Zimbabwe’s eligibility in African Growth and Opportunity Act (AGOA) is coming up for review, beginning in August. Will the United States President approve it?
According to the Office of the United States Trade Representative, Zimbabwe is currently their 169th largest goods trading partner, with $109 million in total (two way) goods trade during 2018. The United States’ foreign direct investment in Zimbabwe (stock) was $37 million in 2017, a 362,5% increase from 2016.
For 2019, Zimbabwe was not eligible for AGOA benefits. By losing eligibility to AGOA, Zimbabwe is not only losing the benefits to lower tariffs to the United States, but also benefits of cheaper imports from America.
A two-day trade forum on how the United States and Africa can deepen trade and investment ties, AGOA, involving 39 African AGOA-eligible countries, private sector representatives, senior government officials and a wide range of members of civil society, is set to begin in Abidjan, Côte d’Ivoire, on August 4 to 6, 2019, to discuss doing business in Africa, from AGOA to the African Continental Free Trade Agreement. Only eligible countries will attend. Now in its 19th year, AGOA provides duty-free, preferential access to United States markets from 39 countries and is set to expire in 2025. The Niger forum will be themed AGOA and the Future: Developing a New Trade Paradigm to Guide United States-Africa Trade and Investment. One of the key pillars of the United States government’s economic ties with sub-Saharan Africa, that was enacted by former President Bill Clinton’s administration in 2000, has been the AGOA.
Ahead of the Niger forum, a high-ranking United States government official, United States assistant secretary of State for Bureau of African Affairs, Tibor P Nagy, Jr, said. “Our whole focus, and our primary focus, for the administration, is primarily significantly increasing our trade and investment with the continent as a mechanism for growing Africa’s prosperity and for providing jobs for what we have termed ‘Africa’s emerging youth tsunami,’ because, as we have said before, all those millions of young people, what they really want and what they really need are jobs, jobs, and good jobs.”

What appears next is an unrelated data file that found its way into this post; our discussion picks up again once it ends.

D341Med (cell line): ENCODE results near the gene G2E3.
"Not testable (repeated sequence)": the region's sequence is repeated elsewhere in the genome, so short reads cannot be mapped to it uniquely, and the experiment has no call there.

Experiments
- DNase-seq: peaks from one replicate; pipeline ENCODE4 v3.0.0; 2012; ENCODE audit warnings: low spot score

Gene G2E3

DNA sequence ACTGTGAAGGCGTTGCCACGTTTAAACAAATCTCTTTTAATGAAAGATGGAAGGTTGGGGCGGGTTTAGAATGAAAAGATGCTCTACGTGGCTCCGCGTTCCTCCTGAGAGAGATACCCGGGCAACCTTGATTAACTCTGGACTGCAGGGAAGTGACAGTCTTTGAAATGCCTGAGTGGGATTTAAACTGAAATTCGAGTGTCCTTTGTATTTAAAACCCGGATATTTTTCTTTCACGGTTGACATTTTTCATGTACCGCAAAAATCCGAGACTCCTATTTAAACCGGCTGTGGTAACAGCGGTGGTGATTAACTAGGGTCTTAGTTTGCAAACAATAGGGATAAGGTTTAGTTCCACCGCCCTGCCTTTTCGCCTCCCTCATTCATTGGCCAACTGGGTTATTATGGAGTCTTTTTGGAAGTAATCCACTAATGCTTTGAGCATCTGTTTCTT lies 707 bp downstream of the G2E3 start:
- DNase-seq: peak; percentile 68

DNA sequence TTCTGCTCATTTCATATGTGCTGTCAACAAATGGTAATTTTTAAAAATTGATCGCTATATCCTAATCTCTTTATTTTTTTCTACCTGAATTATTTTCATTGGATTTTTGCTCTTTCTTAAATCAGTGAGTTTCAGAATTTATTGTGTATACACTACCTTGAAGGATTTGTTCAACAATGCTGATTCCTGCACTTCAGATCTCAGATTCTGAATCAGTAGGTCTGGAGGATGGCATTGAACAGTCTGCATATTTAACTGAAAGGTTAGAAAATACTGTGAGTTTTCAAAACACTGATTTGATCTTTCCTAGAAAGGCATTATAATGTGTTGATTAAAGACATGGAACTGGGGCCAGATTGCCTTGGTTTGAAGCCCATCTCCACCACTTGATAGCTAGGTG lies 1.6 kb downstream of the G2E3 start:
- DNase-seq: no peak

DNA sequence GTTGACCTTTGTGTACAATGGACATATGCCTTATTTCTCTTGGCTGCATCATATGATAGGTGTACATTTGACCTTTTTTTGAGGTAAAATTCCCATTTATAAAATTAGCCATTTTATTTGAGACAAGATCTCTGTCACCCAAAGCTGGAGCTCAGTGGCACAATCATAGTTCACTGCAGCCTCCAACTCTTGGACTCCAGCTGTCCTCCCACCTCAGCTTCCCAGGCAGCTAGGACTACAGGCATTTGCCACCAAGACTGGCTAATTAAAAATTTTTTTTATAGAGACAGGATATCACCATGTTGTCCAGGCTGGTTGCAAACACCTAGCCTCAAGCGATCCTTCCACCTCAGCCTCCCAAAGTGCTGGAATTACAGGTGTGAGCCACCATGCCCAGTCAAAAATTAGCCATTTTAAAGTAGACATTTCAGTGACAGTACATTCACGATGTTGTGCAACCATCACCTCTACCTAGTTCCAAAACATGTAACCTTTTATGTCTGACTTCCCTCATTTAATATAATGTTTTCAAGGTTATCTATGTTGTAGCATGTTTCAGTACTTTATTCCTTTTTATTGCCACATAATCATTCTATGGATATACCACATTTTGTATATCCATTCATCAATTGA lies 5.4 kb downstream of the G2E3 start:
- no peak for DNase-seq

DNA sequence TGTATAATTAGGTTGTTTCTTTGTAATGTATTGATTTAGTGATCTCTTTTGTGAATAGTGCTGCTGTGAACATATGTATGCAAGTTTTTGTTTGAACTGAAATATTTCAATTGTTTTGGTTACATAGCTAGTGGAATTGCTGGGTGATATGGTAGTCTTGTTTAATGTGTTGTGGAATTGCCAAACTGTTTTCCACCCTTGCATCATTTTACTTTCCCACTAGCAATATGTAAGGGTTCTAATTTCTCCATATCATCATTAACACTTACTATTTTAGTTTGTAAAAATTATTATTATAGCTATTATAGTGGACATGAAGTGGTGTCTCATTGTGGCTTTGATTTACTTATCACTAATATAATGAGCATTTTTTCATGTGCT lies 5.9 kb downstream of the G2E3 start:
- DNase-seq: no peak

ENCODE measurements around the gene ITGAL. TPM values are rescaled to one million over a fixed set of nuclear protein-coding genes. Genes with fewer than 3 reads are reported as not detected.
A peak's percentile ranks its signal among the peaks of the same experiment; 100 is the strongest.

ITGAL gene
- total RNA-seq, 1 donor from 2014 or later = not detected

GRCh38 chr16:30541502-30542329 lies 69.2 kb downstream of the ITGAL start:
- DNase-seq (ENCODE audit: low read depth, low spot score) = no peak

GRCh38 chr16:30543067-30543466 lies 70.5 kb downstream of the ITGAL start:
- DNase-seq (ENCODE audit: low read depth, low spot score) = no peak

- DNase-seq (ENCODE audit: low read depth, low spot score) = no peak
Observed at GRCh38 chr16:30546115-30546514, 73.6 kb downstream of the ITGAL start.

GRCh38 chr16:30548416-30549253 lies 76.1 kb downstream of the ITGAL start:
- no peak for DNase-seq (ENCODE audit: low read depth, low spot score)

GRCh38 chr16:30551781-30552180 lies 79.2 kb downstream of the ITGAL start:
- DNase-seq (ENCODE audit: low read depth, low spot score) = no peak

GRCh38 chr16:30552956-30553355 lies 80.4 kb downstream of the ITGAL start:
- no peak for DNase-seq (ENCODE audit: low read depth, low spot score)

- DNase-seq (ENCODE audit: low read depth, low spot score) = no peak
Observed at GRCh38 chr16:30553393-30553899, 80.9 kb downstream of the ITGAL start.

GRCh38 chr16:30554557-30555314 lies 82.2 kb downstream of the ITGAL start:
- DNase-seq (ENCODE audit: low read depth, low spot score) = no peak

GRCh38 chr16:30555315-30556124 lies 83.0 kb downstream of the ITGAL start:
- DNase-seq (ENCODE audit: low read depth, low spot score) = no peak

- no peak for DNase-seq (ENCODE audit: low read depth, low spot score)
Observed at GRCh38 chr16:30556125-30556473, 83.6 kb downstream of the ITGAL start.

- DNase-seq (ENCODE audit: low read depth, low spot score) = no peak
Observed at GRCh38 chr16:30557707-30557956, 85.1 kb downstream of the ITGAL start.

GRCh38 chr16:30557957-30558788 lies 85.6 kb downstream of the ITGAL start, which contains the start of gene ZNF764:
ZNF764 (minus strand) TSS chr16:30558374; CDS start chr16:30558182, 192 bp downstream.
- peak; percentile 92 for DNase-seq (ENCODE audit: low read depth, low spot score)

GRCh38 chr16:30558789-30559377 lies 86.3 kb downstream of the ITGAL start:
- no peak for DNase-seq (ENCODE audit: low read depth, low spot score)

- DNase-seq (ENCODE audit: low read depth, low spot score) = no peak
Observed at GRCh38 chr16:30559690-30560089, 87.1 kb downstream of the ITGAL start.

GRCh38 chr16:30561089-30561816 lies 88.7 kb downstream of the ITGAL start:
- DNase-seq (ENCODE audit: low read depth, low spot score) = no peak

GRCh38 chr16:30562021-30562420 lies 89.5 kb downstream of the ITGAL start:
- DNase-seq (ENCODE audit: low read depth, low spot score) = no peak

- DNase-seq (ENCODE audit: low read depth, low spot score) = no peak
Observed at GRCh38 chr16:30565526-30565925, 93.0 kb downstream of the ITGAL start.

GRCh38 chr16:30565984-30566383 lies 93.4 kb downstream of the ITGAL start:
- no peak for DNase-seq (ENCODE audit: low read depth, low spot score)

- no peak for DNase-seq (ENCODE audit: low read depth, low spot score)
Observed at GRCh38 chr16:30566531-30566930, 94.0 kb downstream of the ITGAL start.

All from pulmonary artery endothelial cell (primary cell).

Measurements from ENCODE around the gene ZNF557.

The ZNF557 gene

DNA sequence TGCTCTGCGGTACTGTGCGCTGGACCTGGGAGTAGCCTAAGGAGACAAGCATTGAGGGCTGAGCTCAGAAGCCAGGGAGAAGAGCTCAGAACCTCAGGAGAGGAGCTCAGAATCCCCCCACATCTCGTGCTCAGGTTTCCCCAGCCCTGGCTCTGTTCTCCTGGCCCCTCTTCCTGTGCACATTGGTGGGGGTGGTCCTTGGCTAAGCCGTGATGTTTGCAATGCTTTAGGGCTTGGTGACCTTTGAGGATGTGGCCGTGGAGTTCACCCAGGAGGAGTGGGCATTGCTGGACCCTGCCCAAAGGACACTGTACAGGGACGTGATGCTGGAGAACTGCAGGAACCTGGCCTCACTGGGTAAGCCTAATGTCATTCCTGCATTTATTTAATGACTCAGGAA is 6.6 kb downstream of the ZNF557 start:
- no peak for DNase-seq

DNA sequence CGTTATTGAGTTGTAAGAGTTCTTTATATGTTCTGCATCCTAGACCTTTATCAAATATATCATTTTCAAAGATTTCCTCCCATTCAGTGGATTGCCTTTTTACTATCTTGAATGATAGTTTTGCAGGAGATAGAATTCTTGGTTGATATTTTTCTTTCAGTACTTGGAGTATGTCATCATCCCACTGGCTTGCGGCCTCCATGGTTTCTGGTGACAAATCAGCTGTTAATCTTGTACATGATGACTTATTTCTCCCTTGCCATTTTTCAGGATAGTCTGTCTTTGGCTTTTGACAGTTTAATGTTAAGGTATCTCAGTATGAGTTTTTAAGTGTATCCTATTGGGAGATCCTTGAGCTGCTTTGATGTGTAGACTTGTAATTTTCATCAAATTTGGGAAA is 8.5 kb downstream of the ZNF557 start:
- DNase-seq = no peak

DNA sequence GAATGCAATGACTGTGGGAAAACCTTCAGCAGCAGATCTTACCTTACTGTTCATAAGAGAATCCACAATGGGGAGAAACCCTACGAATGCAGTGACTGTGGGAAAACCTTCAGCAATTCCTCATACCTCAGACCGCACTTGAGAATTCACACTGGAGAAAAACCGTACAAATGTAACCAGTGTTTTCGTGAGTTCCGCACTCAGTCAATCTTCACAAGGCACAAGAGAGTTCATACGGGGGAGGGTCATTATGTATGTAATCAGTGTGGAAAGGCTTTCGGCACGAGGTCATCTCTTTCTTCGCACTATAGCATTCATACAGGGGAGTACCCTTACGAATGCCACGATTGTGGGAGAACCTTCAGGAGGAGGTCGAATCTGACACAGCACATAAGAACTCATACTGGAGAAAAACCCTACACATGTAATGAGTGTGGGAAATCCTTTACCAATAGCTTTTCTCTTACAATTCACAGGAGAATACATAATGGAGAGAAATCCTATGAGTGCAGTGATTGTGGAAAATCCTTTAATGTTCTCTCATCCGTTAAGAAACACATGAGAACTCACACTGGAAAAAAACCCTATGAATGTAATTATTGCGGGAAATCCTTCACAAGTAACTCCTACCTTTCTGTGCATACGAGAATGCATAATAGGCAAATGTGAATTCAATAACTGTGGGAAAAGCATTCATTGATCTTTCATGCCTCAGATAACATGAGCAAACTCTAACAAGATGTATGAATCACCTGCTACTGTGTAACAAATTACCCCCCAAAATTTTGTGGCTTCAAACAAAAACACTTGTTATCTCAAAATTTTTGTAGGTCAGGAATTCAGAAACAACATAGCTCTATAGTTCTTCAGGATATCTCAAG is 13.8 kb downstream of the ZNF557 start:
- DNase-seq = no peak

On Tuesday, July 23, speaking from Washington DC, the United States assistant secretary of State for Bureau of African Affairs, Tibor P Nagy, Jr — who has spent 32 years in the United States government service — and the assistant United States trade representative for Africa in the office of the United States Trade Representative, Constance Hamilton, responded to a question from our Washington DC-based correspondent Pearl Matibe about AGOA. Below is an excerpt:
Matibe question: In your engagement efforts with the government of Zimbabwe and through the United States embassy in Harare, do you foresee the country meeting the remaining need-gap to becoming AGOA-eligible for 2020, and how about Sudan, South Sudan, and Gambia?
Ambassador Nagy: Thanks very much for asking that question. The AGOA criteria are publicly available, and I’m glad you asked the question, because we can talk a little bit about the process, because it’s on-going now for the selection of next year’s AGOA-eligible countries. What happens is that we in Washington get a considerable amount of information about each of the countries. Some comes from our embassy, some from independent sources, NGOs, you know, and various other sources. Then we get an inter-agency government team together that is chaired by the United States trade representative; and we discuss each of the countries. We discuss whether or not they meet the criteria. We discuss special concerns, problems that the countries may have, and it is a remarkably consensus-oriented process. Up to now, there has never been really a dispute between the United States government activities as to who does or does not meet it.